For me freediving is peace, it’s freedom, it’s connection with your body, it’s self-control. These are other, let’s say, lessons. But being humble is the first quality of the lessons.
DB: Where do you see yourself in 5-10 years?
UP: Ahhhhh… I’m hoping that I’ll still be in the water! I think I will go on freediving and spearfishing until my body doesn’t let me go underwater. So I hope to still be able to do what I can do now. Last year I was able to spearfish deeper than the previous season, so that’s a good goal. I’d like to be able to increase this, and I think I will be in the water until my body tells me, “now it’s time to stop”. I will respect it. But in the next 5-10 years, I expect to still be in the water!
DB: Can you describe your most memorable or significant dive?
UP: There are many… Probably my World Record to 150m [No Limits, 1999, Liguria Italy], because I increased the depth. The previous one was 138m, and I chose the number 150 because the 50m was by Enzo Maiorca, 150 was Jacques Mayol, and I wanted to be the first to get my name close to that number.
But it’s not only for the depth but also for the way I did it. Because I had only one training for that dive, and I broke my eardrum at the max depth because of a mistake with equalization. 90% of my training was in Constant Weight (CWT) because I think that when you are ready to dive in Constant Weight, you are ready physically and mentally for Variable (VWT) and No Limits (NLT). So I did the 80m Constant Weight record in Liguria, Italy and my dream was to establish the record in No Limits, but the sea was getting rough, there was a big storm coming. So we had no time for two records, so we decided to do just the 150m. But I had to train that depth because 150 was important for the equalization. The sea was rough and we decided to do the only training we had during the night when the sea is calmer. The idea was to dive to 130m, to equalize at that depth, because that depth represented for me the last depth I would need to equalize. That would be my last equalization to be able to get to 150.
So that dive was around 11-11.30 pm. It was completely black, I love it, like that, my body in the sled completely covered by starlight. The idea was to dive to 130, equalize, and stay 30 seconds at the bottom, then come back with the balloon. And I remember that when I arrived I felt my right drum was OK, but I had to force for the left eardrum to clear. I forced a little too much, and then I felt like a whistle, but I didn’t know why. I stayed for 30 seconds at the bottom, then went back to the surface. I felt something didn’t feel right with the eardrum, and I had to stay 2 more hours for the safety [scuba] divers to surface. So I asked the doctor to check my drum, and they said it was red but didn’t see anything bad. We went back to the hotel around 3.30am, and in the morning we wanted to try the record, but the sea was very rough and it was impossible to dive. So I went to the pool with my trainer and my doctor and equalized underwater, and bubbles came out, so I had broken my eardrum. My doctor didn’t want me to dive again, but I convince him to respect me and my training, and that it wouldn’t be a problem.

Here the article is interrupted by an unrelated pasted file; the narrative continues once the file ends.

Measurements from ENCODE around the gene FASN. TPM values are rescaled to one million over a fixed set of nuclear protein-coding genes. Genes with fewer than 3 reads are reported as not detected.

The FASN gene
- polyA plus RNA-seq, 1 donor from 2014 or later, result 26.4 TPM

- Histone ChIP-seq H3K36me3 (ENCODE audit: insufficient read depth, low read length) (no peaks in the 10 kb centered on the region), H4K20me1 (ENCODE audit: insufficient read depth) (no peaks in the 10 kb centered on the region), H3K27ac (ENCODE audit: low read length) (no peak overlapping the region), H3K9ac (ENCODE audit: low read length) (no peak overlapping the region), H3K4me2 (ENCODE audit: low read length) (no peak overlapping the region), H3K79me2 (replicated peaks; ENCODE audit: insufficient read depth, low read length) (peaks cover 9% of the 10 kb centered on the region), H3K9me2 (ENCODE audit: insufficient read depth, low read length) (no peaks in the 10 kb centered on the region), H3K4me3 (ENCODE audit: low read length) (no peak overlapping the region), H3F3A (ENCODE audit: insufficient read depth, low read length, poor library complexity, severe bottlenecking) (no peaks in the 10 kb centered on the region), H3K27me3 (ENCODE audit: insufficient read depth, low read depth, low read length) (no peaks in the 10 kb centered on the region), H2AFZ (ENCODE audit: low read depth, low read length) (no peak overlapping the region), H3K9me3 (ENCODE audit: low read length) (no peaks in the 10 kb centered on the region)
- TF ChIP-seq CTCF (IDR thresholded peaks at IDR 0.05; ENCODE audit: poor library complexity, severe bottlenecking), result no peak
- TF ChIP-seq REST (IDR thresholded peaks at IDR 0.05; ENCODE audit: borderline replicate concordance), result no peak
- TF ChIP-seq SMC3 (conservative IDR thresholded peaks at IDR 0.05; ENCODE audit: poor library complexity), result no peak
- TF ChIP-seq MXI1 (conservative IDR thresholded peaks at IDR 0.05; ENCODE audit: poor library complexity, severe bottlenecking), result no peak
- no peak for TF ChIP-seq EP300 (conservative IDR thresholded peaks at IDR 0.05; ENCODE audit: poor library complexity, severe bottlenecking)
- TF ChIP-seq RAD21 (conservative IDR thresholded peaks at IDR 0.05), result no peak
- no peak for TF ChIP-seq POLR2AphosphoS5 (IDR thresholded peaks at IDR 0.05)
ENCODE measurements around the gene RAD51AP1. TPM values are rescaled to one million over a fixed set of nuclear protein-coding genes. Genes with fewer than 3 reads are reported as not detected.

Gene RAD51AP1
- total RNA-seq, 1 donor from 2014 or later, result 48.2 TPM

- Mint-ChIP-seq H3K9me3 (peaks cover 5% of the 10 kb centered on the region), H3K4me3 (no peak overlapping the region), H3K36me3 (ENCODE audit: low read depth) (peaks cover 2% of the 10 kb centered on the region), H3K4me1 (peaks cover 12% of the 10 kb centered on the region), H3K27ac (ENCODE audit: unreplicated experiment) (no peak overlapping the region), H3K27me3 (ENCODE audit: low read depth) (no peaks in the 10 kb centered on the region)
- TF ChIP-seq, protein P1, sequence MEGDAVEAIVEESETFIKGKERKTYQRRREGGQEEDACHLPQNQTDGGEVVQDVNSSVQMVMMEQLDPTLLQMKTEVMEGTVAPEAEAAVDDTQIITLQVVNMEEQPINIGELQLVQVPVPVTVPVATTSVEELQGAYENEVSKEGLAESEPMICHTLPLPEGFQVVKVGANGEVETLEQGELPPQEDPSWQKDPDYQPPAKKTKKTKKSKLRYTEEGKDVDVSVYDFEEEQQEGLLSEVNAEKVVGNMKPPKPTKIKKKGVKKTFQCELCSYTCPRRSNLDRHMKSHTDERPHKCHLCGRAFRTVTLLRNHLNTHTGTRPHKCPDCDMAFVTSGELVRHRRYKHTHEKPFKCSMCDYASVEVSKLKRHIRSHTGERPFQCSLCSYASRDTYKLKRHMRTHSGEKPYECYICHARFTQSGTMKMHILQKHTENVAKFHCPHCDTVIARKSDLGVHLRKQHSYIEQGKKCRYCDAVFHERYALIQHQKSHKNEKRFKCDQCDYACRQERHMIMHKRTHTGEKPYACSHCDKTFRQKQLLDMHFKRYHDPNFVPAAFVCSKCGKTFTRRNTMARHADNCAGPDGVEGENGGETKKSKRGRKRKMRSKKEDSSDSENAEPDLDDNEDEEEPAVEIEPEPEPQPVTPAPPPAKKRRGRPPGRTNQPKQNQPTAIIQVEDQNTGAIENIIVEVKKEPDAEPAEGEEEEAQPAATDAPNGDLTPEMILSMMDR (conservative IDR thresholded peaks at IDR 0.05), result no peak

When I tried the record the next day I was completely charged, mentally. I was in the worse condition for a freediver with a broken eardrum, but mentally completely charged, positive, and I didn’t do any warm-up dives to not stress the eardrum. At the five-minute countdown, I went on the sled, and I was talking to myself, and it was very good. Bad conditions but problem solved in the best way, by charging my self, talking to myself and that was, I think, the most memorable and significant dive of my career, not only for the depth but for the way that I did it.
DB: Which of your achievements are you most proud of, and why?
UP: Probably Apnea Academy. It’s my creation – not only mine – I was one of the founders of Apnea Academy, with other instructors. And now AA is the biggest school in Italy, which is one of the biggest freediving markets in the world. It is very strong in Europe and around the world, and we are proud of it. To become an instructor is difficult, we have a big selection to consider, we only do one instructor course every two years, in Italy (we do international courses too) – the next is in Sept/Oct 2018 – we have more than 190 candidates to get through the selection and we take only 60, to maintain the quality rather than to increase the number of instructors, so we are happy with it. And I think when we started this adventure altogether, called Apnea Academy, no one believes we could reach this level. I’m proud of it because we are not a multinational company, we are a group of friends, motivated by a common passion, and I think many multinational companies would like to have the performance of Apnea Academy, that’s why I’m proud of it.